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Fixed-Income Insights

The European Central Bank’s planned purchases of euro-area government debt far exceed available supply. The impact on fixed-income markets could be dramatic—and extend far beyond the Continent.

 

In Brief

  • The European Central Bank’s quantitative easing plan calls for the purchase of €60 billion per month in debt, including €47 billion in government securities.
  • However, the ECB’s allotment for the purchase of government bonds likely will far exceed the net new supply of such securities expected in the Euro area in 2015 and 2016.
  • How could this imbalance affect fixed-income markets? Already low yields on European corporate bonds could fall further, spurring greater interest in U.S. government and corporate debt. 
  • This, in turn, could put additional pressure on the euro and push the U.S. dollar higher. Investment flows to the United States could be enhanced by currency return.
  • The key takeaway— While the U.S. Federal Reserve may raise short-term rates in 2015 and 2016, the ECB’s program will provide a headwind, if not an offset, to similar rate movements on longer-maturity and lower-quality fixed-income securities.

 

How can we quantify the impact of quantitative easing (QE)? In the case of the European Central Bank’s (ECB) QE effort, launched in March 2015, the bond-purchase program appears positioned to affect the European fixed-income market to a greater degree than the U.S. Federal Reserve’s (Fed) QE programs influenced U.S. interest rates.

The ECB’s planned purchases total €60 billion per month (through September 2016). Of that amount, the central bank intends to buy €47 billion in government securities—a figure that will dwarf the monthly net new supply of government debt expected in the eurozone in 2015 and 2016. As a result, the ECB will be forced to pry securities from current owners with higher prices—and in the process, push yields lower, in some cases to negative levels. Expect this pressure on European government yields to have a spillover effect on corporate yields in Europe and, ultimately, on fixed-income markets in the United States as well.

To that point, about 25% of the securities in the Bloomberg Eurozone Sovereign Bond Index already trade at a negative yield. Even some corporate bond issues recently traded at negative yields, including bonds issued by BP, Novartis, Royal Dutch Shell, and Nestlé. And the QE program has just begun.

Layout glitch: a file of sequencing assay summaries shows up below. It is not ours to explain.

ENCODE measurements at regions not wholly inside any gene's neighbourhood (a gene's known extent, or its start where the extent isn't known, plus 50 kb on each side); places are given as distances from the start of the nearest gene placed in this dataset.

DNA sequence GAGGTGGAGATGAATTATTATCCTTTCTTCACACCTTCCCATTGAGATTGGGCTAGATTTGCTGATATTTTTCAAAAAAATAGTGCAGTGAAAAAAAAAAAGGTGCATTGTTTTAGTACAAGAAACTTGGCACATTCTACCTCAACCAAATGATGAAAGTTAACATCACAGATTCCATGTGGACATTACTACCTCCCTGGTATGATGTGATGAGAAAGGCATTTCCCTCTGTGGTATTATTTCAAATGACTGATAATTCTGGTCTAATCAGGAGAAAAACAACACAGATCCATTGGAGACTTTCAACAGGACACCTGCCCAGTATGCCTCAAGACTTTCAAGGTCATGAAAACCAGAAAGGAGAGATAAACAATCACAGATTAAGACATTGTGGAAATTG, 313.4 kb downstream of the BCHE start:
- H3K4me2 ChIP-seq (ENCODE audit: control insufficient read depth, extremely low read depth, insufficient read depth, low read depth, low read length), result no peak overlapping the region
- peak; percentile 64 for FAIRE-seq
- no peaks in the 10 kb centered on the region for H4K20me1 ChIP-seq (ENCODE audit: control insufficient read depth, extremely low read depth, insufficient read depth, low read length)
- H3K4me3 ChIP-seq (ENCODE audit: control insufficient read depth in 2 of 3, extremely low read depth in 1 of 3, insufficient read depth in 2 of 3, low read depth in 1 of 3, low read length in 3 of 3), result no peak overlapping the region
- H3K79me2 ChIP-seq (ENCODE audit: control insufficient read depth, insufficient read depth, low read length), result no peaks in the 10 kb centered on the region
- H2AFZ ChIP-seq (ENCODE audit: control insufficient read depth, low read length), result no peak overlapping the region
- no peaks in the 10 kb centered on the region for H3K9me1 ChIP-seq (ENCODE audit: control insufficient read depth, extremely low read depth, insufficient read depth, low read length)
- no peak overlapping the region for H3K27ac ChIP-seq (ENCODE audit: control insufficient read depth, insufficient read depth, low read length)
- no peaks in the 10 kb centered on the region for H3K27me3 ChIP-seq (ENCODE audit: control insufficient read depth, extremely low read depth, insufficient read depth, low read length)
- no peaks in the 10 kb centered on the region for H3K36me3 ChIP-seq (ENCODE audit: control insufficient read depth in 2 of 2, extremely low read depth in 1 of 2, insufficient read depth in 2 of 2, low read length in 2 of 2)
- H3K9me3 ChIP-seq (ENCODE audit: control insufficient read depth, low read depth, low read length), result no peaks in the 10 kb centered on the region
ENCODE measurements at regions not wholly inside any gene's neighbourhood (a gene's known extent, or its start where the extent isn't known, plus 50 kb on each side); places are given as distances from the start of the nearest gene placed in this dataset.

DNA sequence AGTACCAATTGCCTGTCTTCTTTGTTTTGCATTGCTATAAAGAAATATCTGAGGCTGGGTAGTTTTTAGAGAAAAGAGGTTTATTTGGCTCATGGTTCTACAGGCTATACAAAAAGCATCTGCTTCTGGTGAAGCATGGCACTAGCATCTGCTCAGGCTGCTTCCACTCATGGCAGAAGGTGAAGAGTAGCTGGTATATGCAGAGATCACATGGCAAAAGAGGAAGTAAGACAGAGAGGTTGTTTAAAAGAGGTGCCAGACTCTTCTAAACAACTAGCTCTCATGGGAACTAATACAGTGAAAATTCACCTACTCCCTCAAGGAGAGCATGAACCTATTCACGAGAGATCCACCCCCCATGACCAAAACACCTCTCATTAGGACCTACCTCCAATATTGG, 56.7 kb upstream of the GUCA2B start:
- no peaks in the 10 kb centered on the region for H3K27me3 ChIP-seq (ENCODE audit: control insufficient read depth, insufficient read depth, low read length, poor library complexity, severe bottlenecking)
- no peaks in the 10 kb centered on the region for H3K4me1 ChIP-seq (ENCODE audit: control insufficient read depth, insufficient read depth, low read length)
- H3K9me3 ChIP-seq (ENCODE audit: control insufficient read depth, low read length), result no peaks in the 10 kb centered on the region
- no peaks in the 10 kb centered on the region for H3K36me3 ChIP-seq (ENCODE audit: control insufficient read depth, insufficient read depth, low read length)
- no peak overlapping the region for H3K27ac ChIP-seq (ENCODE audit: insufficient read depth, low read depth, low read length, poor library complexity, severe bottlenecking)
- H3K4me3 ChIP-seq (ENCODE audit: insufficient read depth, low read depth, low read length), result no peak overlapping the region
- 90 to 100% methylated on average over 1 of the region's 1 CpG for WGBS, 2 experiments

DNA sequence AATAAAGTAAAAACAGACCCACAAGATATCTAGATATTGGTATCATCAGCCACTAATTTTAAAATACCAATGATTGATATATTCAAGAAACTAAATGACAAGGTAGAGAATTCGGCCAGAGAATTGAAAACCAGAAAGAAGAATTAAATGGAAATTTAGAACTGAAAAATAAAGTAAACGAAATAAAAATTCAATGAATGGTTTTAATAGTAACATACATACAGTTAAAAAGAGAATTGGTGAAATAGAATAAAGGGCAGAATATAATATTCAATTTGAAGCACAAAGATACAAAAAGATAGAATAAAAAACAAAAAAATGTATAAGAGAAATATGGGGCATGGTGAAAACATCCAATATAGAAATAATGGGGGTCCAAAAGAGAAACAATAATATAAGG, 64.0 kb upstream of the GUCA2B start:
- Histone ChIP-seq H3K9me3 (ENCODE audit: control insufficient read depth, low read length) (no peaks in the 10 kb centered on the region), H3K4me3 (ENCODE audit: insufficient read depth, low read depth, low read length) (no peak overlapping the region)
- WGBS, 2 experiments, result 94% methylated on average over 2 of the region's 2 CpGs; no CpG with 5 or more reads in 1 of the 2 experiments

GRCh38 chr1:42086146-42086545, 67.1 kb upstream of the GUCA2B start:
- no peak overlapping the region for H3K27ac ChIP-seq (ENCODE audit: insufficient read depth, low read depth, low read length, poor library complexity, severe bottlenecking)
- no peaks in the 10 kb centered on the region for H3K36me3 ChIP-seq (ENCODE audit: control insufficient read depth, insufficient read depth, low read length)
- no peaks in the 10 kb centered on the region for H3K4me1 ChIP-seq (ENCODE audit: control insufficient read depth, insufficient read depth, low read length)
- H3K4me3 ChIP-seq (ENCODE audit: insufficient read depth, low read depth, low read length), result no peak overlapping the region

An Aggressive Program
Here’s how the ECB’s version of QE will work: The ECB will purchase about €13 billion per month under its asset-backed securities purchase program and the third phase of its covered bond purchase program, both of which began late last year. This leaves €47 billion of the €60 billion program directed toward euro-area government securities.

However, the central bank may not be able to spend all that money. The ECB reports that net issuance of euro-denominated government securities in the euro area in 2014 totaled €207 billion, an average of a little more than €17 billion per month. The ECB’s monthly QE appetite of €47 billion is 276% of that financing requirement. That percentage may increase, as both Standard & Poor’s and Deutsche Bank have forecast that euro-area sovereign borrowing will be even lower in 2015. 

This compares with the Fed’s QE programs that funded 61% and 71% of U.S. Treasury borrowing in 2011 and 2013, respectively. At the time, commentators described the Fed’s programs as “stunning” and “unsustainable.” But the Fed’s efforts look like small change by comparison. With so much ECB money chasing so little in available government debt, it is not surprising that anticipation of the QE program has pushed many of the euro-area government securities to a negative yield as of early April 2015.

Euro-area Consequences
What other consequences should we anticipate as a substantial, price-insensitive buyer (the ECB) continues to execute the remaining 95% of its planned purchases? For one, shortages of euro-area government debt seem likely. These may be overcome by higher prices necessary to force the sale of securities held by pension funds, insurance companies, and other investors. Because the ECB has limited its purchases to those that would produce a yield no lower than -0.20%, but is willing to purchase securities with maturities of up to 30 years, investors should expect negative yields to creep out to longer maturities. As a result, euro-government yield curves should flatten.